The other huge question that needs answering is if Dan Cloutier the goalie who can deliver. We havent seen anything yet and perhaps we never will. He has been a solid goalie in the regular season, helping his team to a division title, posting regularly 30 wins and putting up solid numbers. But he has also been chronically hurt and has let in some deflating goals that have come at the absolute worst times. Everyone remembers the Lidstrom goal from centre ice. But the Canucks may have no choice but to keep Cloutier. The market for goalies is thin as there is nothing but aging backups or has beens available and Vancouver only has Alex Auld who is NHL ready. But is Auld number 1 goalie material? He was ok when thrown into the fire against the Flames in the last playoff but looked pretty shaky at times. His uneasiness is likely why the Canucks started to look to teh future by drafting Cory Schneider. After his 13-1 season at BC putting up impressive numbers, he is looking more and more like a smart move by the Canucks. Though he is years away, his size and agility give him NHL potential. But as of now, the Canucks goaltending picture is fuzzy. Cloutier is just not the guy to get it done.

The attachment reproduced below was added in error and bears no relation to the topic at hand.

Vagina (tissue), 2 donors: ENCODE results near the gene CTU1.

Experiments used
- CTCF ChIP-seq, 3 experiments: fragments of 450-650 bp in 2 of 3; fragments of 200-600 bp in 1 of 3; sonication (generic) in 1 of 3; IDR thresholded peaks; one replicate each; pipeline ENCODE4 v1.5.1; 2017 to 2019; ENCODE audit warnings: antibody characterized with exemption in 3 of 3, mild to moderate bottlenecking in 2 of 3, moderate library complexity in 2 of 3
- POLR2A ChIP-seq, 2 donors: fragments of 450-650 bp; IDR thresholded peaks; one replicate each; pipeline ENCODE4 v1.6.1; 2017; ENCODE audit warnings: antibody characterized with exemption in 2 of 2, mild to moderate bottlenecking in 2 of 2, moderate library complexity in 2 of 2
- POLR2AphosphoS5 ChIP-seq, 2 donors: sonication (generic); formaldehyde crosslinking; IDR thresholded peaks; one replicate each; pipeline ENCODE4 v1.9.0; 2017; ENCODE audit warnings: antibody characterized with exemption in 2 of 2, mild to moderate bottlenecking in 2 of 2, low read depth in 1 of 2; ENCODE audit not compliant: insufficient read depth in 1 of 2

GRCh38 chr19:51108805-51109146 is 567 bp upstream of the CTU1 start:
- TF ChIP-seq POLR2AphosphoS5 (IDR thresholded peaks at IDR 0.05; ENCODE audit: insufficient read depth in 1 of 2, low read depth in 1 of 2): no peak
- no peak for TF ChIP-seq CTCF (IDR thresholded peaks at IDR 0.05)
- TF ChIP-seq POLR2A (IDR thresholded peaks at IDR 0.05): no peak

The Canucks do have a very solid blueline. One that may be even better if the game gets opened up. All can skate and move the puck and are solid passers. All love to join the rush and gamble on offence. In a more open game, it will give the Canucks a huge advantage. But at the same time, their blueline is much to blame for their goaltending woes. There are too many gamblers on the Canucks defence. Jovanovski is a terrific impact defenceman but seems to look too much for the seek and destroy hit than playing his position. Ohlund is their most important guy back there as he always plays against the opponents top players. But he seems to either get hurt quite a bit or takes too many penalties to be effective in that role. If the refs do implement a big crackdown on fouls then Ohlund could be in trouble. And Ohlund is already saddled by playing with Brent Sopel. Though Soapy is a very good offensive blueliner and great at joining the rush, he is too soft and too lost at times in his own zone to be effective. Seeing how Ohlund plays against the best, Sopel struggles even more. The same can be said for Sami Salo. His huge shot is great on the PP but he may be a bit too soft to play against top players. The fact that he usually misses about half the year with injuries doesnt help either. The biggest surprises have been Bryan Allen and Marek Malik. It has been surprising that Allen with the way he plays has been able to stay healthy the last couple of seasons. He has been injury prone since even before he was drafted but has given the Canucks what they need in terms of size and toughness. Malik has also been good too using his size well in the defensive zone but showing some decent offence with solid passes to start the rush. It was surprising he played so consistently in 03-04 considering his rap has been the lack of consistency. The Canucks hope he can keep that up. Even the team’ top blueline prospect Kirill Koltsov is offence first. He has a chance to make it especially if some of the in*****bents are not brought back. 2 years on the farm has helped him be better in his own zone, but his offensive ability, speed and skills are what is going to get him to the bigs. He is small though at that may hurt him at the NHL level.